One of those 35 individuals was Emergency Services Director Greg Shuping, who took a few minutes to answer some questions from reporters. First he described the operation in general.

“We are working together along with resources from five states to find Kevin Lynch,” he said. “This is the highest priority for Haywood County and the park. We cannot emphasize enough how well we are working together and how important it is to note that there are many factors that are influencing a positive outcome. We also have a support network for these search teams. But above all, we have the best searchers from this region. They aren’t walking on trails simply looking. They are crawling through rhododendron thickets, they are climbing up and down waterfalls, they are using sophisticated technology. We are using all the resources at our fingertips.”

“We are optimistic because of these factors for a great outcome,” he added.

Shuping noted that an important part of any search and rescue operation is to “diagnose” the type of person who has gone missing. By putting themselves in the missing person’s mindset, searchers can better anticipate where and how to look.

“Even the greatest resources we have, we can’t afford to put them in the wrong place to be successful,” he said.

Shuping said that, with the assistance of other local agencies, sheriff’s deputies went to residences and other structures in the surrounding area to not only check for Lynch, but also make sure folks living near the search area were on the lookout.

“Several other agencies supported that effort but didn’t yield any clues to follow up on,” he said.

Although weather has been decent for the majority of the search, Wednesday brought with it some brief downpours. Even short spells of rain can be dangerous, he said. But Shuping said the incident management team at the command post near The Swag monitors the weather so searchers don’t have to. The only thing they should be worried about is finding Lynch, he said.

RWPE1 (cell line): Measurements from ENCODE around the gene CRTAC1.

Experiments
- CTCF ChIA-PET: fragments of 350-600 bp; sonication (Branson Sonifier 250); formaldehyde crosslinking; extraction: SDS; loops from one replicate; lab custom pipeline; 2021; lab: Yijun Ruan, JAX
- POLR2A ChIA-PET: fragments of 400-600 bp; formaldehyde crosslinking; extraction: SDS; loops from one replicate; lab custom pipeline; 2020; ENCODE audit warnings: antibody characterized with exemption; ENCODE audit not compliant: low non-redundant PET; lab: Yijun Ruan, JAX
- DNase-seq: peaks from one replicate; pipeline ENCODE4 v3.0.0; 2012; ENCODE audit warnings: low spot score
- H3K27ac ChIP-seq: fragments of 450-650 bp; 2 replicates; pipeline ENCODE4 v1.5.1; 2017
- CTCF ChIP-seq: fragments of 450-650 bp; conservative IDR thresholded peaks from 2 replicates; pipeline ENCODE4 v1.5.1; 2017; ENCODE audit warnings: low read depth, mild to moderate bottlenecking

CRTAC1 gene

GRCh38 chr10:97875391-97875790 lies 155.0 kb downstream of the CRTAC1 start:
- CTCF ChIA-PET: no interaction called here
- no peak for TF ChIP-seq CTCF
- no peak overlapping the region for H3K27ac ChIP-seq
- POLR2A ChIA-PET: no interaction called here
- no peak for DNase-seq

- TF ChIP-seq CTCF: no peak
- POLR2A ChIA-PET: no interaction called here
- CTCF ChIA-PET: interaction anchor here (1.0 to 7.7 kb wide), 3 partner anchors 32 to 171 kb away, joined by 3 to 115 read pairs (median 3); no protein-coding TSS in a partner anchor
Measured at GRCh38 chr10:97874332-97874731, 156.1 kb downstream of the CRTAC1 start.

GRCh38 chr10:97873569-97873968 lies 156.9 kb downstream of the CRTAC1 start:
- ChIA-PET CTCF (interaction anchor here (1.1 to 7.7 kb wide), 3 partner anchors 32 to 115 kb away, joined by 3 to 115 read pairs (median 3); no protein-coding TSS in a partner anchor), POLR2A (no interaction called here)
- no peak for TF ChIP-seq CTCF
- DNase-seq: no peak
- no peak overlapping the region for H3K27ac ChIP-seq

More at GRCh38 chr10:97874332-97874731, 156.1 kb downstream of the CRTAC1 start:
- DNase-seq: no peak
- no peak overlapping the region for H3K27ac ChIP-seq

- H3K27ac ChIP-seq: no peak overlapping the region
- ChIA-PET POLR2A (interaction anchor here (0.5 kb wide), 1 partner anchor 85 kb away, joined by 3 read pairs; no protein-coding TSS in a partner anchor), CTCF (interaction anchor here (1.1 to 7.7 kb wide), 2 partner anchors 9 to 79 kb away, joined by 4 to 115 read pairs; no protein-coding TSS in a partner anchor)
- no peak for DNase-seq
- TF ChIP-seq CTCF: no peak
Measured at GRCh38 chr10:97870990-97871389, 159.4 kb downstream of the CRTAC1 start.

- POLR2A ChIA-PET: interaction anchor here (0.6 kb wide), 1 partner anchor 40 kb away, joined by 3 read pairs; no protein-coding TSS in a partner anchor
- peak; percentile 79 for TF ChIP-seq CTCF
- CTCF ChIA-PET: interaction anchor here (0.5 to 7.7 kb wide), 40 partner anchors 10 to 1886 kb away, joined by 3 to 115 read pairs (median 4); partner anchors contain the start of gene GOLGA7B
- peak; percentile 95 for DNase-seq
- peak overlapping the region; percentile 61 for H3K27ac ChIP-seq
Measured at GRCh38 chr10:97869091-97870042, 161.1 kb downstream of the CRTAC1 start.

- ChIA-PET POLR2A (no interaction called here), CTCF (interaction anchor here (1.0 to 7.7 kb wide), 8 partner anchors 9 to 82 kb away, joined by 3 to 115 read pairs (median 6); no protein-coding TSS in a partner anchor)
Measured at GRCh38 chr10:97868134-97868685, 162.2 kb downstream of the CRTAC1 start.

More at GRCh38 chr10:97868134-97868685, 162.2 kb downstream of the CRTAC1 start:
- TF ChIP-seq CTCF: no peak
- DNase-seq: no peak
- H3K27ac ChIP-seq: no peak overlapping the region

Shuping’s final message was for citizens to think about what information they can offer that might be useful. For those trying to find Lynch, no clue is unimportant.

“Any information, it doesn’t have to be about Mr. Lynch,” he said. “If the community has any information about the terrain, about a part area that’s maybe not on a trail or behind their yard or behind their residence that would be a hazard or an area someone like Kevin Lynch would go, if you know of a place like that, you can contact us and let us know.”

Sometimes it’s not a singular clue that leads to finding a missing person, Shuping said.

“Sometimes we take a small piece of information and put it together with another piece of information and another piece of information and it becomes the clue that leads to finding Kevin Lynch,” he said.

Chief ranger

The other person speaking with members of the media was Chief Ranger Lisa Hendy. She said the search area is a radius of about 5 miles with the perimeter being monitored by local authorities. She didn’t mince words when talking about the difficulties of searching for a lost person in a place like this.

“This terrain is some of the most rugged in the country,” she said.